Revered LDS scholar Hugh Nibley dies at 94

Writer, researcher hailed as defender of faith, intellectual

Published: Saturday, Feb. 26 2005 1:51 p.m. MST

Hugh Nibley, 94, was an expert in ancient scripture and language and was revered by Mormons.

Stuart Johnson, Deseret Morning News

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The man many consider to be the pre-eminent in-house scriptural scholar for The Church of Jesus Christ of Latter-day Saints died Thursday after a long life spent researching and defending the faith's canon.

Hugh Winder Nibley died Feb. 24, 2005, at his home in Provo of causes incident to age. He was 94.

Students of scripture unique to the LDS Church — including the Book of Mormon and the faith's Book of Abraham — have been influenced by Nibley even if they don't know him by name, according to fellow scholars at Brigham Young University, where he taught for several decades.

His extensive writings — including several full-length books, scholarly papers and doctrinal treatises incorporating the use of ancient languages in interpreting scripture — are to be published by the Foundation for Ancient Research in Mormon Studies (FARMS) at BYU and number 15 volumes.

"Hugh Nibley convinced the membership of the church and the world that the restoration (of the LDS Church) and the scriptures given to (church founder) Joseph Smith could be comfortably defended using the best scholarship of our times," said Noel Reynolds, director of FARMS.

"He inspired generations of Latter-day Saints in the defense of the restoration and those scriptures that flowed from it." Reynolds said Nibley recognized "the central importance of the Book of Mormon decades before most Latter-day Saints came to that recognition and dedicated an enormous amount of his scholarly effort to the exploration, explanation and defense of that book."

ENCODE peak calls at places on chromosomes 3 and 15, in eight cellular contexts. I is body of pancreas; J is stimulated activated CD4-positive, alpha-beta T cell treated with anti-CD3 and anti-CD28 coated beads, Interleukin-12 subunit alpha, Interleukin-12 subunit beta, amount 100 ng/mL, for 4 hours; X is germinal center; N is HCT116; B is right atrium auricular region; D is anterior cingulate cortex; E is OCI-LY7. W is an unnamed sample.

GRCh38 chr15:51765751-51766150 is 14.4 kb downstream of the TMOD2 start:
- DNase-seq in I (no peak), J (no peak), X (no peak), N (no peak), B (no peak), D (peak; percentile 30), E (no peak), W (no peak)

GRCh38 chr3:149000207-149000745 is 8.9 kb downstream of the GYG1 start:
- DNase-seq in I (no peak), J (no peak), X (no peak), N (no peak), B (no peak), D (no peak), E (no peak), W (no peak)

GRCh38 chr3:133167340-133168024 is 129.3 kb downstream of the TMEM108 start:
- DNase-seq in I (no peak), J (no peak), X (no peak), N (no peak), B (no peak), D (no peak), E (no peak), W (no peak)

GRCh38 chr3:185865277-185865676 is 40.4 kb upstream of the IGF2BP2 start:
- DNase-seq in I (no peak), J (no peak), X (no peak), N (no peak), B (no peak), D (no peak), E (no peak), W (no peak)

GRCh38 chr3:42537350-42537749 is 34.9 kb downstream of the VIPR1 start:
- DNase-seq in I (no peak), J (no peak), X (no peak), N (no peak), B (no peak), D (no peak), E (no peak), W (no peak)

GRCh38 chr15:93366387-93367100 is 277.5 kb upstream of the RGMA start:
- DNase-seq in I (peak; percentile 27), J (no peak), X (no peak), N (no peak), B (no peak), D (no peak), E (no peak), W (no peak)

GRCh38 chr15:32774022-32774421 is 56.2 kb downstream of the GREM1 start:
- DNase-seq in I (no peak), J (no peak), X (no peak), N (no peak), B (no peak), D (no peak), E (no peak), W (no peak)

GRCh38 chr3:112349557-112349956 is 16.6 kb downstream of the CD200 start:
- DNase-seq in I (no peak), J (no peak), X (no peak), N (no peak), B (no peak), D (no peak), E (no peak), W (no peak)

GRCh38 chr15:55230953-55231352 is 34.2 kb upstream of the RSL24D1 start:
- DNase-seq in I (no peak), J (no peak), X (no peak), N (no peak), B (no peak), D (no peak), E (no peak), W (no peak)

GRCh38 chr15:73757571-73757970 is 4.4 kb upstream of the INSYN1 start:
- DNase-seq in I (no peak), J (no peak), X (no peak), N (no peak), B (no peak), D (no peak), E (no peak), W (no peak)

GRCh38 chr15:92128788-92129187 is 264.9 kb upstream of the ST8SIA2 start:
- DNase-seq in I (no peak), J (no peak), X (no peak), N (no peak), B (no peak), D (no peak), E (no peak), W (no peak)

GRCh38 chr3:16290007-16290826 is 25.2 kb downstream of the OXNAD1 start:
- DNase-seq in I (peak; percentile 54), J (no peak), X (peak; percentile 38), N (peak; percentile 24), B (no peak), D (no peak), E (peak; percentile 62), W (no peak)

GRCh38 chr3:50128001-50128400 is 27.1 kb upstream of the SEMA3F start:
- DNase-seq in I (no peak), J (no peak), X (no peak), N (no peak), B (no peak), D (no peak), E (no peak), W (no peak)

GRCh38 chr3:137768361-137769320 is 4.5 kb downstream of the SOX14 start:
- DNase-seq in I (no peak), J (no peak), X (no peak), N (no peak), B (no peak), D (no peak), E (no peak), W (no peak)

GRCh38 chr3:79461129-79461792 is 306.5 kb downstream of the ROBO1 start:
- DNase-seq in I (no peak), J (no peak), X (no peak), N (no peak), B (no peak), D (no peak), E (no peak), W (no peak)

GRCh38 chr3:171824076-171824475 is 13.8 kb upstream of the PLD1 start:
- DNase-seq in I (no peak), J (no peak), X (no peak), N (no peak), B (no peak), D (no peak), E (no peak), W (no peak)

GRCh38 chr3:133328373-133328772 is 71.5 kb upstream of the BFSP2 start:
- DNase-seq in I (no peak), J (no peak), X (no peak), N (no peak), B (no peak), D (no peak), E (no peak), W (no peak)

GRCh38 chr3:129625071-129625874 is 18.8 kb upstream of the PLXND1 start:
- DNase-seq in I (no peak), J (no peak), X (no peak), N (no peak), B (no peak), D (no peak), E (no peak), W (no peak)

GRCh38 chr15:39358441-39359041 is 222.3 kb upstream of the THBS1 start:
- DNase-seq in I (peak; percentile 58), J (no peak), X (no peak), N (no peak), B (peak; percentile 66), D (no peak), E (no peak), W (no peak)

John Welch of the J. Reuben Clark Law School at BYU said while Nibley's command of ancient languages, scholarly research and numerous writings have influenced generations of Latter-day Saints, his legacy for many students and admirers goes beyond that because he wasn't afraid to say what he thought. "He always wanted people to be thinking more about how they were acting and what they were thinking. In that way, he was was always challenging but always reassuring.

"He was never critical of the authority of the church or of the truthfulness of the scriptures or the brilliance of the gospel or the power of the temple," Welch said. "What he was critical of was our shortcomings in being the best we possibly can be. He could instill in a person a sense of enablement that we can really become a people of Zion and the children of God."

Though well-known to many Latter-day Saints, most of Nibley's work "was not known to outside scholars," Reynolds said. Yet when visiting academics would talk with him, most were "simply astounded at his control of ancient languages and ancient sources." Fellow BYU professor Truman Madsen liked to tell about one scholar's encounter with Nibley, quipping, "It's obscene that one man should know so much." He was born March 27, 1910, in Portland, Ore., to Alexander and Agnes Sloan Nibley, and attended public schools in Portland, Medford and Los Angeles. He graduated from high school at 17 and served a three-year LDS mission in Germany, with another short-term stint in the Northern States.

He earned a bachelor's degree in history at UCLA in 1934 and a doctorate in classics at Berkeley in 1938, after which he taught college at Claremont, Calif. He joined the Army in 1942, serving as a military intelligence officer with the 101st Airborne Division, landing at Utah Beach on D-Day. He married Phyllis Anne Hawkes Draper on Sept. 18, 1946, in the Salt Lake LDS Temple and began his career that year at BYU, teaching history, religion and languages.

Reynolds said Nibley came of age during a unique time in the history of higher education, when academics worldwide were extremely liberal, Communism saw its greatest success and "the exclusion of any kind of spiritual belief or thought reigned supreme. He was influenced negatively and positively by those and other influences of the times," and spent the bulk of his scholarly life using the tools of scientific research to explain the intricacies of LDS canon.

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